Promoting Covid-19 vaccination in Nicaragua on all fronts
UNICEF supported the Ministry of Health in reaching vaccine coverage in the most vulnerable population.
Thalia (7) plays with her friends in El Cocal community in Bilwi, home of Karata indigenous territory, in the North Caribbean Autonomous Region of Nicaragua, while nurse Kerlin Maynor, prepares a dose of the Covid-19 vaccine to be administered to Thalia, during a pediatric Covid-19 immunization campaign, implemented by the Ministry of Health (MoH), with UNICEF´s support.
‘‘I felt a little pain, but I know it's good for me (to get vaccinated). When I grow up, I'm going to be a doctor’’, says Thalia.
Nurse Maynor explains the barriers to increase vaccine coverage among indigenous families and children like Thalia. ‘‘Covid-19 vaccines were a taboo in our communities, there has been all sort of beliefs about getting vaccinated. We had to visit families at their homes to address misinformation’’. Health personal was equipped with communication materials and training to tackle vaccine hesitancy.
UNICEF supported the MoH in implementing communications strategies in culturally adapted formats.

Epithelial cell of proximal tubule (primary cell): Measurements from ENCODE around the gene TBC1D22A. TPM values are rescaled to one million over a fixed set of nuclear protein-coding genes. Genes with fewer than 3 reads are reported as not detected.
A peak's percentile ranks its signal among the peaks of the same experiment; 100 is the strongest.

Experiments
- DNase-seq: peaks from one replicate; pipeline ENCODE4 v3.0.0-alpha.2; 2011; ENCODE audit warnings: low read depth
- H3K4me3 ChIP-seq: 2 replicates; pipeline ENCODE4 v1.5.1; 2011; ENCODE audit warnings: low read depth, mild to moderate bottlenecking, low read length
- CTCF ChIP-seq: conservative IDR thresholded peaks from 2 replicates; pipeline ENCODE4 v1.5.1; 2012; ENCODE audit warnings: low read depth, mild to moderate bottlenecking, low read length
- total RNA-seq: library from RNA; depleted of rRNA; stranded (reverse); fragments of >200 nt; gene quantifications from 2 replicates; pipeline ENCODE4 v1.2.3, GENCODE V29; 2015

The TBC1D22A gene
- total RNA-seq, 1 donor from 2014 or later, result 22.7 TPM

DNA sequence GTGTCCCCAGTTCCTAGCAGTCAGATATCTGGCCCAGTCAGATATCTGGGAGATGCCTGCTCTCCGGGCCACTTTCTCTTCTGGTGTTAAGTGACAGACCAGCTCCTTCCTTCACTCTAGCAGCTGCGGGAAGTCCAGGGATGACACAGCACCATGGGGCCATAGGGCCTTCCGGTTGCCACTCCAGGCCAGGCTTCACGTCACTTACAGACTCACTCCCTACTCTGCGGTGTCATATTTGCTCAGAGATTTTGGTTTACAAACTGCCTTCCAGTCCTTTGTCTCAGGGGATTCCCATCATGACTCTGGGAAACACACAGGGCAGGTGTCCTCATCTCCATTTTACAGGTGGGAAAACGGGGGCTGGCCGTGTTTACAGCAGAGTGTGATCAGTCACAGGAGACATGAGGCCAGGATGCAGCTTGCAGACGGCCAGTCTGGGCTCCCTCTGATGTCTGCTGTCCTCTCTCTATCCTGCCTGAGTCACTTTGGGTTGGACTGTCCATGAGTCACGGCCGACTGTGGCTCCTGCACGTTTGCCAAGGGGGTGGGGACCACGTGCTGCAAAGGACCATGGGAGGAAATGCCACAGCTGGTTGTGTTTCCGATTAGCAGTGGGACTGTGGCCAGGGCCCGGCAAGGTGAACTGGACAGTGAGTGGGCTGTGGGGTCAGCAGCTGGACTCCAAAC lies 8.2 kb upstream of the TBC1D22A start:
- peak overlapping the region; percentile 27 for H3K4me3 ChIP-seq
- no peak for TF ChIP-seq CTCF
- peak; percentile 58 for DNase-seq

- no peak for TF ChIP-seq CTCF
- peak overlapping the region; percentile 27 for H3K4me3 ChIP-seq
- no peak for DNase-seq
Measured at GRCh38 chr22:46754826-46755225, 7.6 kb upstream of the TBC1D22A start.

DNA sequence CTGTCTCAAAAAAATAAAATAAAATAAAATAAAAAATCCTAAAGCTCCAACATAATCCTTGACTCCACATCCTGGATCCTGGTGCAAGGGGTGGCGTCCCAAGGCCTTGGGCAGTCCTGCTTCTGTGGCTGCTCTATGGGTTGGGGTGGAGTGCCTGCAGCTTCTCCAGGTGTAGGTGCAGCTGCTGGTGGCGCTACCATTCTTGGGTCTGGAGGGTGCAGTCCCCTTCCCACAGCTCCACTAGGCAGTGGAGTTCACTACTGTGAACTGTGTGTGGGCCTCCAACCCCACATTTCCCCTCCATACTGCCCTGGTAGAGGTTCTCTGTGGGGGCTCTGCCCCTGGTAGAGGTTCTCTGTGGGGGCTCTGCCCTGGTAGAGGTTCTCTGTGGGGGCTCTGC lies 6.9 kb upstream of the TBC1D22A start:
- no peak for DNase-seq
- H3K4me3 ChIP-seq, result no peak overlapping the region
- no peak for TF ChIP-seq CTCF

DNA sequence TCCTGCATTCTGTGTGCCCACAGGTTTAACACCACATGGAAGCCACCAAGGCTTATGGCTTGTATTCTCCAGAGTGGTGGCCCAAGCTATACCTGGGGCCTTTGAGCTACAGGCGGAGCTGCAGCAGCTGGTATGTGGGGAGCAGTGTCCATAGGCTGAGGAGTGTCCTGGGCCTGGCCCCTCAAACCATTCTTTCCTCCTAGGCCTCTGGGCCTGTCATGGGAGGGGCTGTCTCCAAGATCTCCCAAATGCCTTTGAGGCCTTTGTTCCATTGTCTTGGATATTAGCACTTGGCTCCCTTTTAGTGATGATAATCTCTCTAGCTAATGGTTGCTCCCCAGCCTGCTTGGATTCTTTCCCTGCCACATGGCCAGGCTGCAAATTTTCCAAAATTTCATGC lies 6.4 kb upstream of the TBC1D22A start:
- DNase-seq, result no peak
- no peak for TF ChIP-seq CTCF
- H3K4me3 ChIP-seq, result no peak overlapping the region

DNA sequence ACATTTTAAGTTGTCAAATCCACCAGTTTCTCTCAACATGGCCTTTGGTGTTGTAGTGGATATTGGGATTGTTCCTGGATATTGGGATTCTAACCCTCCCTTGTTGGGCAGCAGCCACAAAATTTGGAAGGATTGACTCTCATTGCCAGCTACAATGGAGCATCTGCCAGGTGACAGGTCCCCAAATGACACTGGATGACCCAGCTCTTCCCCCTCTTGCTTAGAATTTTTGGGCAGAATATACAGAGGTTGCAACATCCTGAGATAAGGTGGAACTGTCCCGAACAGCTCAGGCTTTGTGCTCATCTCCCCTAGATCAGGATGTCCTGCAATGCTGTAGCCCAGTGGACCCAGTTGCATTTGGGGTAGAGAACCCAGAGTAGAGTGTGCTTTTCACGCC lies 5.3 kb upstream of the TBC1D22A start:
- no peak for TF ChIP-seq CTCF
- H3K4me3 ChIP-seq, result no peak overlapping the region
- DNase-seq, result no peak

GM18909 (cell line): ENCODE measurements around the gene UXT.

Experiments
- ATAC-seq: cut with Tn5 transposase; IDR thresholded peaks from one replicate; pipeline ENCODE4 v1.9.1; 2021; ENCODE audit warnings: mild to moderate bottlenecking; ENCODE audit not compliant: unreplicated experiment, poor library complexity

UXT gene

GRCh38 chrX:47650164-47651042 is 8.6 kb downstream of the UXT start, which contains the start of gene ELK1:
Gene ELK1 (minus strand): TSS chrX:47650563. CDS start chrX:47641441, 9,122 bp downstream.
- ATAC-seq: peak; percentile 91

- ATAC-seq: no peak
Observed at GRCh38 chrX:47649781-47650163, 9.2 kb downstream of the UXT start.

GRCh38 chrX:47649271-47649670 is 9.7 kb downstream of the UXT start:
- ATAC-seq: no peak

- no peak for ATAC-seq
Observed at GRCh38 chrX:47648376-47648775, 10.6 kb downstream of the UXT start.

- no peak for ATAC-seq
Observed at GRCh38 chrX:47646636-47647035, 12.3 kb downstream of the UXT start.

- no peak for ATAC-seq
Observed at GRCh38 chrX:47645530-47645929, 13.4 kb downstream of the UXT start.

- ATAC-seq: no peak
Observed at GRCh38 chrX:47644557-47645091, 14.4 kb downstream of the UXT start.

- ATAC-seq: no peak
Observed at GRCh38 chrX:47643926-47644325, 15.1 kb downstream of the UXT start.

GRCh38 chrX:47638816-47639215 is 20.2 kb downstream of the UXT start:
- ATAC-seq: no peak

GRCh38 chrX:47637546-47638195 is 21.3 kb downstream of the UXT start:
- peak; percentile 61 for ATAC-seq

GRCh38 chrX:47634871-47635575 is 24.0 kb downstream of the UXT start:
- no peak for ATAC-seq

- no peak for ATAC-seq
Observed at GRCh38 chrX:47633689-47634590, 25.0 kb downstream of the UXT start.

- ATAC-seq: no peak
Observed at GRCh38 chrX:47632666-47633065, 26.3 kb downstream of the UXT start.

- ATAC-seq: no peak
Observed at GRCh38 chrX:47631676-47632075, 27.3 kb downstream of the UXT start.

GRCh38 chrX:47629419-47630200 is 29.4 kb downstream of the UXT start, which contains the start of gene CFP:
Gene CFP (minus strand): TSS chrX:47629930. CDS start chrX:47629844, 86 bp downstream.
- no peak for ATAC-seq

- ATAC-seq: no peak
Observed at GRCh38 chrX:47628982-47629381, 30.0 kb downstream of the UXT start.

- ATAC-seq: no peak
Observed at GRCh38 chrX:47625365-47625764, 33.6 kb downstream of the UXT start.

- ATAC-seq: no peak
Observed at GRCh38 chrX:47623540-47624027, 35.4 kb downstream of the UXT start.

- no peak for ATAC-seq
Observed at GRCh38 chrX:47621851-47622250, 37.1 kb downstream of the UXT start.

To address religious beliefs, UNICEF connected faith-based organizations with the MoH, and through a joint effort, stablished an active network of religious leaders that collaborate with local health structures. A bible-based guide was designed with religious leaders, grounded on biblical-theological principles to support the immunization process.
Pastor Amelia Salinas, religious leader, explained that: "Participating in this process provided us effective tools to guide the community and promote verified information, in this case, related to Covid-19 and vaccination. The religious reflections guide helps to exemplify what the word of God mandates regarding the health care of children and adolescents".
Within the strategy, young people and adolescents were powerful voices in promoting vaccine confidence. A network of young content creators was created and trained on social media and crafting messages.
“When we see a young person talking to another young person, we pay more attention because we are seeing someone just like us who is talking about a subject that is important, people become aware and get vaccinated,” said Slilma Blucha, a UNICEF young volunteer in Bilwi.
The Minister of Health, Dr. Martha Reyes, referred to this pandemic response model saying: "We recognize UNICEF´s support since the beginning of the pandemic, which includes training our human resources, but also the campaign, which strengthened vaccine demand. Thanks to these joint efforts to vaccinate Nicaraguan families, Nicaragua is the first country in Central America to have the highest vaccination coverage against Covid-19, with complete vaccination schemes".
The integrated approach was grounded in identifying the most effective information sources for increasing individuals’ intention to take the Covid-19 vaccines.
‘‘My daughter being fully vaccinated makes me feel safe, even if the virus affects us, we won’t become seriously ill’’, says Candida Herrera, Thalia´s mother.